Christ speaks as prophet. This is the work of a prophet: to place historical and natural life in the light of the eternal, the creative, the sovereign good pleasure of God. Thus Christ prophesies now. What is the salutation He uses? He does not say “mother” but “woman.” Is this a lack of respect? No, it is an assignment of position. Precisely by assigning another son to her and thus basically separating Himself from her eternally as far as the ties of blood are concerned, Christ is delineating the future and illuminating the present by means of eternity. Mary is no longer His mother; accordingly, she is put into her place. She is a member of the body of the church; her travail has gone by, but that of the church not yet. As for her, as a church member among many members she is given a general, and not a specific and individual name. From this time on she will no longer be regarded in a concrete, actual, historical connection as “the” mother of Jesus, but as “a” member of the church. Hence she is called “woman.” The Angel of the church, the King of the church, assigns a chair to her in the great congregation. The chair given her is not a chair of honor, such as Rome has provided for her, and such as Rome each day takes the trouble to dust off anew. For Mary must completely sacrifice herself. She, too, must spurn every display of glory which would place her in the center of things, which would darken the sun of Jesus. Her chair presently will be standing in an inconspicuous corner. That becomes apparent from the first chapter of Acts; in that chapter an irony sufficient to perturb us greatly is speaking. Presently a little group will gather “in an upper room.” There they are to await the feast of Pentecost (the return of Christ). There the company present are named in a significant order. The men first and the women afterwards. First the apostles, the office-bearers who have been called to their duty; after that those who were related to Jesus by ties of blood — Mary and the brothers of the Lord. First the spiritual family; then the “natural” family as members of the spiritual communion. Mary is seated in the background. The apostles now are seated in the place of honor; theirs are the best positions; their names are written first in the register, not the name of Mary. Mary no longer has a special position of honor, but the apostles, John included, are given a special mark of honor, a special privilege which distinguishes them from others. At the time Mary had been called to an exceptional service in the domain of nature, in the domain of flesh and blood. Now the apostles are to be called to a special service, and this time in the domain of the spirit. They are given an office which can be transferred to no one in the world. This office will be just as untransferable and incapable of substitution as Mary’s motherhood had been. Theirs will be the calling of the direct ministration of the office, of prophesying the Word, of ruling the church; this spiritual charge has been given them in a specially sealed letter of privilege. Mary, too, will presently have to bow reverently before this apostleship.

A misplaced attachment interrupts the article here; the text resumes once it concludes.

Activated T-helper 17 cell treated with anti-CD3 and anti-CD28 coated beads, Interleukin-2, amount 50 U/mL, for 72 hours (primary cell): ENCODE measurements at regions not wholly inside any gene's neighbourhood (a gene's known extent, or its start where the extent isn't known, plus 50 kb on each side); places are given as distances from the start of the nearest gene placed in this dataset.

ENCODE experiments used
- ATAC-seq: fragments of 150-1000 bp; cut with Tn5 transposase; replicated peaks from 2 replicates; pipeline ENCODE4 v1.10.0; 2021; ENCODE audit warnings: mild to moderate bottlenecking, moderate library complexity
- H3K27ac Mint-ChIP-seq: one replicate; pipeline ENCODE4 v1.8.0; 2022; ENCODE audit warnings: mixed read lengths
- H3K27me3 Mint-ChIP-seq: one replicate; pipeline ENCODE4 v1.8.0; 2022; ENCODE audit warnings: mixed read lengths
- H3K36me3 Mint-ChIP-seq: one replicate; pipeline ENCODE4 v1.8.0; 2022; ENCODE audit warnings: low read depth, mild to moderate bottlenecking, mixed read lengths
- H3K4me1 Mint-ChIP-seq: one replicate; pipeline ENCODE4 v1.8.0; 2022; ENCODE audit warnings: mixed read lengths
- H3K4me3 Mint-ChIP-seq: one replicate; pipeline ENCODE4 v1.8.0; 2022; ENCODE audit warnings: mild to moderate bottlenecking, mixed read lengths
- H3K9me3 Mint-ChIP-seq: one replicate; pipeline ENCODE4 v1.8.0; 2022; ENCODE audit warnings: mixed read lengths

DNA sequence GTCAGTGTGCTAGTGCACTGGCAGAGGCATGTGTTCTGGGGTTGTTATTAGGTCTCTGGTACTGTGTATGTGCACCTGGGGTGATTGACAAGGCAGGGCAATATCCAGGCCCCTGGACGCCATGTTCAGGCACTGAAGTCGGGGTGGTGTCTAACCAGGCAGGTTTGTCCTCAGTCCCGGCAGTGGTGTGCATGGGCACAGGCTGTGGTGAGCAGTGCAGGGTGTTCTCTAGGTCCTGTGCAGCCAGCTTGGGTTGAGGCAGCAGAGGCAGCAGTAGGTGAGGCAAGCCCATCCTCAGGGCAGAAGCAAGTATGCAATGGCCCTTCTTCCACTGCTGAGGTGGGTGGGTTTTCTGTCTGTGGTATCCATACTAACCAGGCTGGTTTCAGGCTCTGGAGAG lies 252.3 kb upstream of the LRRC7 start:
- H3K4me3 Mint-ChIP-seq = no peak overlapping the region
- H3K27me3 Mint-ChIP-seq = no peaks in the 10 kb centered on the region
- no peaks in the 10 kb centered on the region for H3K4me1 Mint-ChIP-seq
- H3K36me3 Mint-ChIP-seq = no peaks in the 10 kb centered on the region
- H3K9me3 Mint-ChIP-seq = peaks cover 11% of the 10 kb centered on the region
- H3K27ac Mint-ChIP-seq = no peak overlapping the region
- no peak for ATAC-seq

Now it is true that not all of this is proclaimed in the salutation “woman,” for Christ is concealing Himself; but that salutation does make room for these consequences. As often as Christ called His mother “woman” He wanted to assign Himself and her their respective positions in relation to the office. What we have here, therefore, is an instance of prophesying.